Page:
With two swings of the boots of Dan Neil and Patrick Roberts, Sunderland finally ended Crewe Alexandra’s stubborn resistance and secured a second successive home victory that for seventy minutes looked unlikely - but was absolutely seismic as we seek to build momentum and establish ourselves as a form team as the season heads towards its climax.
With one defeat in seven matches Alex Neil is, so far, fulfilling the brief he was given when he arrived at the club: win games, mount a playoff charge, and to hell with the aesthetics in the process.
Those are the basic facts of Neil’s tenure so far, so why is there still a lingering sense of ‘is he the right man for the job?’
There is little doubt that, despite one or two iffy results, Neil has galvanised the team, tightened up the defence and instilled a harder-nosed attitude in the squad.
On the other hand, there is no glossing over the fact that we have often looked disjointed, particularly in the first half against Fleetwood, and his style of football is not exactly eye-catching, particularly in contrast to the enterprising stuff we often played under Lee Johnson.
It’s horses for courses, without a doubt, but Saturday was far too close for comfort yet again.
Against Crewe, who arrived on Wearside anchored to the foot of the table, Sunderland’s first-half performance was woeful.
From the first whistle, lethargy seemed to spread through the entire team at an alarming pace, no real attempts were being made to move the ball crisply on the deck, and after what felt like the seventieth aimless diagonal ball towards either Lynden Gooch, Jermain Defoe, or Ross Stewart, there were horrible echoes of Phil Parkinson’s style of play that you could barely overlook.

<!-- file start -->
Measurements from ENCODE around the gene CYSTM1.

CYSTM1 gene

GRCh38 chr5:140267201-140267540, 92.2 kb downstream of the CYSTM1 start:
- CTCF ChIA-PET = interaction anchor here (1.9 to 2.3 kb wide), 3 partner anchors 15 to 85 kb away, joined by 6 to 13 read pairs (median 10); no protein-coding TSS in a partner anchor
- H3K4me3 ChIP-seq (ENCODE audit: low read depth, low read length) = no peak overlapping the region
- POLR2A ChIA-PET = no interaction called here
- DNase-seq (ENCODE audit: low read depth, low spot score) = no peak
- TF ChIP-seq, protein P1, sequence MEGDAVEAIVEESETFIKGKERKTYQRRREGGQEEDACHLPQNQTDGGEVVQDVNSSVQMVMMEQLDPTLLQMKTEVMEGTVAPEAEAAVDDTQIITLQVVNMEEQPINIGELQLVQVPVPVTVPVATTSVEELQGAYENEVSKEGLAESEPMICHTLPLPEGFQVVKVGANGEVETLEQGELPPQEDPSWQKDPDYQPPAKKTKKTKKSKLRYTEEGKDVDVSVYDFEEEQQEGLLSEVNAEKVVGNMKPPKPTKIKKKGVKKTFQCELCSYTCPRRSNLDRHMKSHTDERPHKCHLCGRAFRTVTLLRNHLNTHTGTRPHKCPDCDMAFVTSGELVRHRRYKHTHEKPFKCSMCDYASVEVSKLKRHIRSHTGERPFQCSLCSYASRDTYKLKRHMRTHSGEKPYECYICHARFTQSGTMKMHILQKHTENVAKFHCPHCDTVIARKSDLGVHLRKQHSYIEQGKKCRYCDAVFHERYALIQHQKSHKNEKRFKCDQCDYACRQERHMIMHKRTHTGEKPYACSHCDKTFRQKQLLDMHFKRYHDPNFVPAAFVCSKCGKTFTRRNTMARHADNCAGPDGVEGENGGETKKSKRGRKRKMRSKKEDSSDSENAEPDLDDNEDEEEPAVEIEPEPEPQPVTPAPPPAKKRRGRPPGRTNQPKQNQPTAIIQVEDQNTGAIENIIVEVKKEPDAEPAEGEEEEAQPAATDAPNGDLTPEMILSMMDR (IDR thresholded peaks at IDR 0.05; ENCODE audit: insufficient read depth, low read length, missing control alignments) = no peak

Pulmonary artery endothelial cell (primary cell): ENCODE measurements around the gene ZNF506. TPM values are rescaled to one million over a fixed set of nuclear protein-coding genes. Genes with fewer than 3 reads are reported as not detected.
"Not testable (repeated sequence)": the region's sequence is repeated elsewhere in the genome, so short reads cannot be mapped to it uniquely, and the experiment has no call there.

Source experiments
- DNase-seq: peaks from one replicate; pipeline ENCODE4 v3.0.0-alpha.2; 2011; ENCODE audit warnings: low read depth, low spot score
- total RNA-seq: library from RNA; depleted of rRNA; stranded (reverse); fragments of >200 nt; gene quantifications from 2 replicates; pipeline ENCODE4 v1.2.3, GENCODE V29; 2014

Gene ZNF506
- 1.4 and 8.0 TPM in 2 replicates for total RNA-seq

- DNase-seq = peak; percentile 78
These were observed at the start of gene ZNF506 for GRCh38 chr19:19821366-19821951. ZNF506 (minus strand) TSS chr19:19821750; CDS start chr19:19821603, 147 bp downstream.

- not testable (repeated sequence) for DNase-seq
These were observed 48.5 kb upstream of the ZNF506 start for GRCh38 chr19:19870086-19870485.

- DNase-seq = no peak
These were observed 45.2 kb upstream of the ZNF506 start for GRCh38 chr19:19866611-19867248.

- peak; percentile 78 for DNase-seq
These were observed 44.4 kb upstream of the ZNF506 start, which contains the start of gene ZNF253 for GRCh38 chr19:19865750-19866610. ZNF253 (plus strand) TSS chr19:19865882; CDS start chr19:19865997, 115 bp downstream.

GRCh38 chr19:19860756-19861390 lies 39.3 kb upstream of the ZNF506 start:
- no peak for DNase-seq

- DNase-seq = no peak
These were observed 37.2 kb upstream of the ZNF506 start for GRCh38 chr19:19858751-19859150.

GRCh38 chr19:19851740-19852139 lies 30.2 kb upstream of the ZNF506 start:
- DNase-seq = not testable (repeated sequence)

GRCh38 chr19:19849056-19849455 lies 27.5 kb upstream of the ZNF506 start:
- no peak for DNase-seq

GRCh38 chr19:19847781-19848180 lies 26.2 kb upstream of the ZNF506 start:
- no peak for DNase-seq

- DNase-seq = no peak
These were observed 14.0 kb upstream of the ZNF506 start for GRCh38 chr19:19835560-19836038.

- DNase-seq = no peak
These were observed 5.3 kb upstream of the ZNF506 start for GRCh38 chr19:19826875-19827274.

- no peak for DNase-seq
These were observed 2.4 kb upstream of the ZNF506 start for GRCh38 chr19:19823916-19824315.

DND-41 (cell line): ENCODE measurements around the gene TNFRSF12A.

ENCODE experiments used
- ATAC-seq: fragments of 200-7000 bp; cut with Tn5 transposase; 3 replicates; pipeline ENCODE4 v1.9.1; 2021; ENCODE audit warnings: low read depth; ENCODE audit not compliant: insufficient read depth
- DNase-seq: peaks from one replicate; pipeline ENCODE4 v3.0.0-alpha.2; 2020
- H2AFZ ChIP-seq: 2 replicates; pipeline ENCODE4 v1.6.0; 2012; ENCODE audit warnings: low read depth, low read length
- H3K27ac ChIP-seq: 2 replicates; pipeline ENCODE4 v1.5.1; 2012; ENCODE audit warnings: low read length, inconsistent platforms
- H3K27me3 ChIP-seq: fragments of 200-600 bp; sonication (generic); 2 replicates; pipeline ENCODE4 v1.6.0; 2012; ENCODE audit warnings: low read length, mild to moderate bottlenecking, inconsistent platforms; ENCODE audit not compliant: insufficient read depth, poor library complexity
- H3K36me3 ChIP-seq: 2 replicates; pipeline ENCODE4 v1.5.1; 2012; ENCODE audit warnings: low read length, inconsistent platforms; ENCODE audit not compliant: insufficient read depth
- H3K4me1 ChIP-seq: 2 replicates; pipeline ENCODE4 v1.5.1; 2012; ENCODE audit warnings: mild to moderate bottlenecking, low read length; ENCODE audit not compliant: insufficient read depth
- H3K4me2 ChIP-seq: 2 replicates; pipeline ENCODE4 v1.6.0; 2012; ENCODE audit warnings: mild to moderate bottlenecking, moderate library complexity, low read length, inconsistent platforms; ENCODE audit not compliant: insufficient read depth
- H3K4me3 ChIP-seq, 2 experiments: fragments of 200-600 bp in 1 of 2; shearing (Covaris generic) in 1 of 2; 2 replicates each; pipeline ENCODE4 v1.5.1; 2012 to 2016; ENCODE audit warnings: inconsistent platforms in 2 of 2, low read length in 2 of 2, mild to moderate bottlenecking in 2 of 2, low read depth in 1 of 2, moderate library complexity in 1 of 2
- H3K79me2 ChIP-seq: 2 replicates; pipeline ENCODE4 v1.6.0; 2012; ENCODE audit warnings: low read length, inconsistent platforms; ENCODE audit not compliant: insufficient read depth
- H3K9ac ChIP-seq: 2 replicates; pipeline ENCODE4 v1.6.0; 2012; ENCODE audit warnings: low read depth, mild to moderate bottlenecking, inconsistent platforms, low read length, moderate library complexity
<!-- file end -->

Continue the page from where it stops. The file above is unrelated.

Crewe, in contrast, did what we all expected of them, and when the opposition goalkeeper is wasting time before taking goal kicks barely fifteen minutes in, you know exactly what their goal was: keep it tight, deny us any momentum, and get out of town without defeat.
Without the injured Alex Pritchard, we were stripped of our ability to find space, pick passes, and unlock the away defence, and it showed. Two headers were the sum total of our attacking endeavours, and it was little surprise that the boos rang out at half time.
Though it might well have been different, the second half was largely a continuation of the first, as we continued to labour without any joy. Crewe, as you would expect, continued to disrupt the flow of the game at every turn as the half wore on, and with the referee, predictably, giving us little, it felt as though this was going to be another tale of dropped points.
As the minutes ticked by, Neil showed the in-game management for which he has been feted, bringing on Patrick Roberts, Leon Dajaku, and his namesake Dan, and was duly rewarded as the dynamic of the game changed. With their introduction, the pace was quickened, our attack was sharpened up, and eventually, we got our reward.
Neil’s goal, a sweetly-struck shot from the edge of the area was a gloriously uplifting moment for everyone, on an afternoon where frustration had been the order of the day.
The young midfielder has endured a turbulent time of late, with a loss of form preceding his omission from recent starting XIs, after looking like such an exciting prospect earlier in the season.
The goal, therefore, was just reward for him, and coupled with a display that was every bit as impressive as Luke O’Nien’s against Fleetwood, should see him restored to the starting eleven for our next game.
It was also great to see Roberts get his name on the scoresheet, as well, with a well-worked goal that he dispatched emphatically into the bottom corner.
Firepower is something we don’t lack, and it is encouraging to see that he, along with fellow January signings Jay Matete & Jack Clarke, are starting to have a greater influence.
Despite the result, questions remain.
Why is Neil persisting with the woefully ineffective Corry Evans, not just in midfield, but as captain? Does Jermain Defoe still have the goalscoring prowess that was said to be one of the guarantees of bringing him back to the club? Are we likely to find the right balance between solidity and flair during the remaining games?
Next weekend, it’s Lincoln, where the Chris Maguire factor may well come into play yet again. We certainly owe them one after collapsing to a dismal home defeat against them in the dying embers of Johnson’s reign, and with the margins in the playoff race incredibly tight, it will be another game where ‘win at all costs’ has to be the order of the day.